With national elections in France and Germany out of the way, and the date for Britain’s departure from the European Union set for March 2019, this year had been billed as a window of opportunity for substantial progress in Europe, said Daniela Schwarzer, director of the German Council on Foreign Relations in Berlin. But every day that is spent in a German limbo narrows that window.
“The window is tight,” said Ms. Schwarzer, who predicted that a government could not be formed earlier than March. “We need to make the most of the progress before the summer break.”
Come fall, much of Europe’s energy will be absorbed by the final leg of the Brexit talks, she said. And inside Germany, a hard-fought Bavarian election would mean Ms. Merkel’s conservative sister party, which has been losing votes to the right-wing, euroskeptic Alternative for Germany, may be in no mood to make concessions on overhauls in Europe.
For Ms. Merkel, securing another coalition with the Social Democrats would give her an opportunity to shape her legacy, most likely on European issues, and to begin grooming a successor.
“It would be her fourth and last term, but her chance to go down in history as a European chancellor,” said Andrea Römmele, a professor of political science at the Hertie School of Governance.
Europe’s future has also been one of the main rallying cries by Martin Schulz, the embattled leader of the Social Democrats, in favor of another coalition — even though he had run against Ms. Merkel on a platform of “never” joining her in government again.
“It’s not just about whether we enter coalition talks,” Mr. Schulz, who served as president of the European Parliament from 2012 until early 2017, told delegates in Bonn. “We are deciding which path our country and Europe will go.”
In the two years since Ms. Merkel opened Germany’s door to more than a million migrants, the country’s political landscape has changed drastically, and much of the chancellor’s ability to forge consensus has eroded.
In the September election, her party, the center-right Christian Democratic Union, had its worst showing since the Federal Republic of Germany was founded in 1949. An earlier attempt to form a coalition government, with the free-market Free Democrats and the Greens, failed after four weeks of discussions late last year.
A second rejection, by another major party, said Henrik Enderlein, a professor of political economy at the Hertie School and director of the Jacques Delors Institute in Berlin, would have amounted to “a vote of no confidence.”
The arrival of the Alternative for Germany in the national Parliament after the September vote has made forming a government much harder: There are now lawmakers from seven political parties, spanning the full political spectrum, and traditional postwar coalitions on the left or right no longer have a majority.
Should the coalition proceed, the Alternative for Germany would become the biggest opposition party in Parliament — one reason so many Social Democrats are opposed to joining forces with Ms. Merkel.
“The future of social democracy is at stake, but the future of democracy is also at stake,” said Johanna Uekermann, deputy leader of the Social Democrats in Bavaria, addressing the party congress on Sunday.
Both the Christian Democrats and the center-left Social Democrats have lost ground to the political extremes in recent years, and the collapse of voter support for the center-left to 20 percent — the lowest level since 1933 — has raised existential fears among Social Democrats.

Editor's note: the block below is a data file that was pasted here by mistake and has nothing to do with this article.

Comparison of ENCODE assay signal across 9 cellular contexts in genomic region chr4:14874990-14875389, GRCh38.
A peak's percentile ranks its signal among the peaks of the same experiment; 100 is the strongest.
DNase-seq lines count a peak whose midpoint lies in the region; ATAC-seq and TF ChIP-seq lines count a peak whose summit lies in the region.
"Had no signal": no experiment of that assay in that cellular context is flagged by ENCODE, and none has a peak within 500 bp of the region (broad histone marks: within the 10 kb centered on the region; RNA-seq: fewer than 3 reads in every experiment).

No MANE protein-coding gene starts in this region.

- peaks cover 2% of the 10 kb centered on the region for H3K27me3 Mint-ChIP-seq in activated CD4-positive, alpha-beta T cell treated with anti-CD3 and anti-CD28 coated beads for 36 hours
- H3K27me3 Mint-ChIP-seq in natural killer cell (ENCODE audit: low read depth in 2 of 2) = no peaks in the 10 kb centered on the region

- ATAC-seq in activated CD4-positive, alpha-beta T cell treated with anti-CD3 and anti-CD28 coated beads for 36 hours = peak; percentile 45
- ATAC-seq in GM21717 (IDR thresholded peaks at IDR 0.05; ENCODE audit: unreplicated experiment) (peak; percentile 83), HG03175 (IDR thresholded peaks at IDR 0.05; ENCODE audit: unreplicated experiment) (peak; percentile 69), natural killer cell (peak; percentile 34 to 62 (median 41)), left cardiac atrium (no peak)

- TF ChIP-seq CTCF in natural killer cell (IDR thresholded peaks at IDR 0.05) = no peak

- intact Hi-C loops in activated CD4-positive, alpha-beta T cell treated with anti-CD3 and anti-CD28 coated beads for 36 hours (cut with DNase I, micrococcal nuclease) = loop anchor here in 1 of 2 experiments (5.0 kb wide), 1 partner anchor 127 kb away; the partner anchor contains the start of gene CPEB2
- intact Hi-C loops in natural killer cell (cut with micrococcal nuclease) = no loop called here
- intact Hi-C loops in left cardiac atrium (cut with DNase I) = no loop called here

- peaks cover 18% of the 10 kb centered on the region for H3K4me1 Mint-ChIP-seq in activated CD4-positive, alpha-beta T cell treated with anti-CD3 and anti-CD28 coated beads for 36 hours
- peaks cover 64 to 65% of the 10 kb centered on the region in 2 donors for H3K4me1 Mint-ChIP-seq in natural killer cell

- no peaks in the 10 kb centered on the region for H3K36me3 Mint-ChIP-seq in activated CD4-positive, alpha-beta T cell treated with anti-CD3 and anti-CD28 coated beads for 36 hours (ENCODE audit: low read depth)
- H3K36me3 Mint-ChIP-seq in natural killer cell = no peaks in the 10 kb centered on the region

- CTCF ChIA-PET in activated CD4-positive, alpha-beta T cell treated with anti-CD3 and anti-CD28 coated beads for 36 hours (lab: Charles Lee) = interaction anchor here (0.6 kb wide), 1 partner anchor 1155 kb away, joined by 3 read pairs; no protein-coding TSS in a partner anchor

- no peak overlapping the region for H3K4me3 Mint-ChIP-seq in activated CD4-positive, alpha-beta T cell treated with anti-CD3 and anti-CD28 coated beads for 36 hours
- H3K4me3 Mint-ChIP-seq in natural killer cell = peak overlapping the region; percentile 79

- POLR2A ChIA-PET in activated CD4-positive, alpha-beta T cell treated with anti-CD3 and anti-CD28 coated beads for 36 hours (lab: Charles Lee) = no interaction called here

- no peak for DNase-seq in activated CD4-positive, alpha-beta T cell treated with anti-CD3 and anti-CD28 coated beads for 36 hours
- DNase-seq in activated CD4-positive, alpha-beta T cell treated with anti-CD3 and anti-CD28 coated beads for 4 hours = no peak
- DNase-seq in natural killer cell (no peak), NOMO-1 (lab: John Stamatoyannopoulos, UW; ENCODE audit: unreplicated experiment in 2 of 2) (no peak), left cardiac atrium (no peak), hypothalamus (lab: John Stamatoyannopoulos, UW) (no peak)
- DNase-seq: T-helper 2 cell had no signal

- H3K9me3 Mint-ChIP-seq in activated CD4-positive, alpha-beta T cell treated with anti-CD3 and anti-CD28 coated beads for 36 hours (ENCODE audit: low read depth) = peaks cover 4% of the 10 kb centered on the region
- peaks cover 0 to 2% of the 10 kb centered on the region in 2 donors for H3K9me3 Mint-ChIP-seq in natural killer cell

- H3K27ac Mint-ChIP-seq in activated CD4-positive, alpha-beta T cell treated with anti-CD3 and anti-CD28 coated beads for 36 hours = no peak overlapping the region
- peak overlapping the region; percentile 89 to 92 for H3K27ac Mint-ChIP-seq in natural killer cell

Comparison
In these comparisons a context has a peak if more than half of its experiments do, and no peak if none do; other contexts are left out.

Governing with their traditional rivals on the right has blurred the lines between the two camps. When the Social Democrats first joined Ms. Merkel’s conservatives in government, in 2005, it still received 34 percent of the vote. After a second stint as a junior coalition partner over the past four years, that share fell to 20 percent.
“This is an existential debate for the party,” said Emmanuel Richter, a professor of political science at the University of Aachen. “The party suffers from an identity crisis. It has no clear voter base anymore, no clear link to those who feel left behind and neglected.”
Going into another coalition with the conservatives would postpone a fundamental debate about the party’s future direction for another four years, Mr. Richter said.
And by then it might be too late. “People think that vote share can’t go any lower, but it can,” he said.
Recent polls show that if new elections had been held this weekend, the Social Democrats would have lost even more ground.
The internal soul-searching was palpable on Sunday in the congress center in Bonn, nestled in the Rhine Valley, where many of Germany’s oldest myths and hero-legends are based. About half of the speakers passionately argued in favor of going into government, and the other half was ardently against.
“We have a responsibility before German citizens who want to feel well governed,” said Stephan Weil, the leader of the Social Democrats in the state of Lower Saxony, where he was recently re-elected governor. “If you’re not on the pitch, you can’t score a goal.”
Marc Dietzschkau, a spokesman for the Social Democrats in the Saxon Parliament, countered: “Voters voted against a grand coalition in September,” he said. “Our mandate is to lead the opposition.”
For those leading the opposition to another coalition, the fight is not over.
“We cannot go into another election campaign where people tell us in the streets: I can’t see any difference between you and the C.D.U.,” said Kevin Kühnert, leader of the Social Democrats’ youth movement, who spent the past week canvassing the country asking delegates to reject coalition talks.
Few experts dare to predict what decision members might make once a completed coalition deal is put before them — or what exactly would follow if they rejected it.
“It is impossible to predict what comes next,” said Ms. Schwarzer of the German Council on Foreign Relations. “This is not how we know Germany.”